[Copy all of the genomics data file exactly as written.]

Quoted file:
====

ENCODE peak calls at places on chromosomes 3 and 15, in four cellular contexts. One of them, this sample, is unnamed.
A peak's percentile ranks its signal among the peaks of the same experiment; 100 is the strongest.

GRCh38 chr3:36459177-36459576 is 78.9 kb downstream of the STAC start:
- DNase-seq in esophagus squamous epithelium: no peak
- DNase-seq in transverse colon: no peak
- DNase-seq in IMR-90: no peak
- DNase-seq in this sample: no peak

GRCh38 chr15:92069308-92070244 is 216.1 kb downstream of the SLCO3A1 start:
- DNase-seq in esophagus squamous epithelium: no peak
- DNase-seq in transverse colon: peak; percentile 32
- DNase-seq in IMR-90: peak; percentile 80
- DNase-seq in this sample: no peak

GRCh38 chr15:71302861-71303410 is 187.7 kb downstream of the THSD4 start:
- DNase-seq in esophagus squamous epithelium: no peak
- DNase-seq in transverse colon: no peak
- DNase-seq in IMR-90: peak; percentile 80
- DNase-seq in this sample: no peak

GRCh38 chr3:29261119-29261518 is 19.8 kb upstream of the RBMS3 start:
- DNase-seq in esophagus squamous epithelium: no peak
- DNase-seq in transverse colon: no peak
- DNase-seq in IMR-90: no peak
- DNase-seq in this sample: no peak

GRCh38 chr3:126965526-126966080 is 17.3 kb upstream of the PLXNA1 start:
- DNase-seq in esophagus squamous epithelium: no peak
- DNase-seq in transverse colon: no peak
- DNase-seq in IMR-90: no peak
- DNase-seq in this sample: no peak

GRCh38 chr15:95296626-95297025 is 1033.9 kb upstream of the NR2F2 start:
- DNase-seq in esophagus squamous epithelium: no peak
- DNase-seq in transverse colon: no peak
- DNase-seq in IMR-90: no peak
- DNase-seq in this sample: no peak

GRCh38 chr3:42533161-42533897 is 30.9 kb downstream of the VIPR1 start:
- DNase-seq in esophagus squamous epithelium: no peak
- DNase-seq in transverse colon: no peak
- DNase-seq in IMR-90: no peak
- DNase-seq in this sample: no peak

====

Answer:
ENCODE peak calls at places on chromosomes 3 and 15, in four cellular contexts. One of them, this sample, is unnamed.
A peak's percentile ranks its signal among the peaks of the same experiment; 100 is the strongest.

GRCh38 chr3:36459177-36459576 is 78.9 kb downstream of the STAC start:
- DNase-seq in esophagus squamous epithelium: no peak
- DNase-seq in transverse colon: no peak
- DNase-seq in IMR-90: no peak
- DNase-seq in this sample: no peak

GRCh38 chr15:92069308-92070244 is 216.1 kb downstream of the SLCO3A1 start:
- DNase-seq in esophagus squamous epithelium: no peak
- DNase-seq in transverse colon: peak; percentile 32
- DNase-seq in IMR-90: peak; percentile 80
- DNase-seq in this sample: no peak

GRCh38 chr15:71302861-71303410 is 187.7 kb downstream of the THSD4 start:
- DNase-seq in esophagus squamous epithelium: no peak
- DNase-seq in transverse colon: no peak
- DNase-seq in IMR-90: peak; percentile 80
- DNase-seq in this sample: no peak

GRCh38 chr3:29261119-29261518 is 19.8 kb upstream of the RBMS3 start:
- DNase-seq in esophagus squamous epithelium: no peak
- DNase-seq in transverse colon: no peak
- DNase-seq in IMR-90: no peak
- DNase-seq in this sample: no peak

GRCh38 chr3:126965526-126966080 is 17.3 kb upstream of the PLXNA1 start:
- DNase-seq in esophagus squamous epithelium: no peak
- DNase-seq in transverse colon: no peak
- DNase-seq in IMR-90: no peak
- DNase-seq in this sample: no peak

GRCh38 chr15:95296626-95297025 is 1033.9 kb upstream of the NR2F2 start:
- DNase-seq in esophagus squamous epithelium: no peak
- DNase-seq in transverse colon: no peak
- DNase-seq in IMR-90: no peak
- DNase-seq in this sample: no peak

GRCh38 chr3:42533161-42533897 is 30.9 kb downstream of the VIPR1 start:
- DNase-seq in esophagus squamous epithelium: no peak
- DNase-seq in transverse colon: no peak
- DNase-seq in IMR-90: no peak
- DNase-seq in this sample: no peak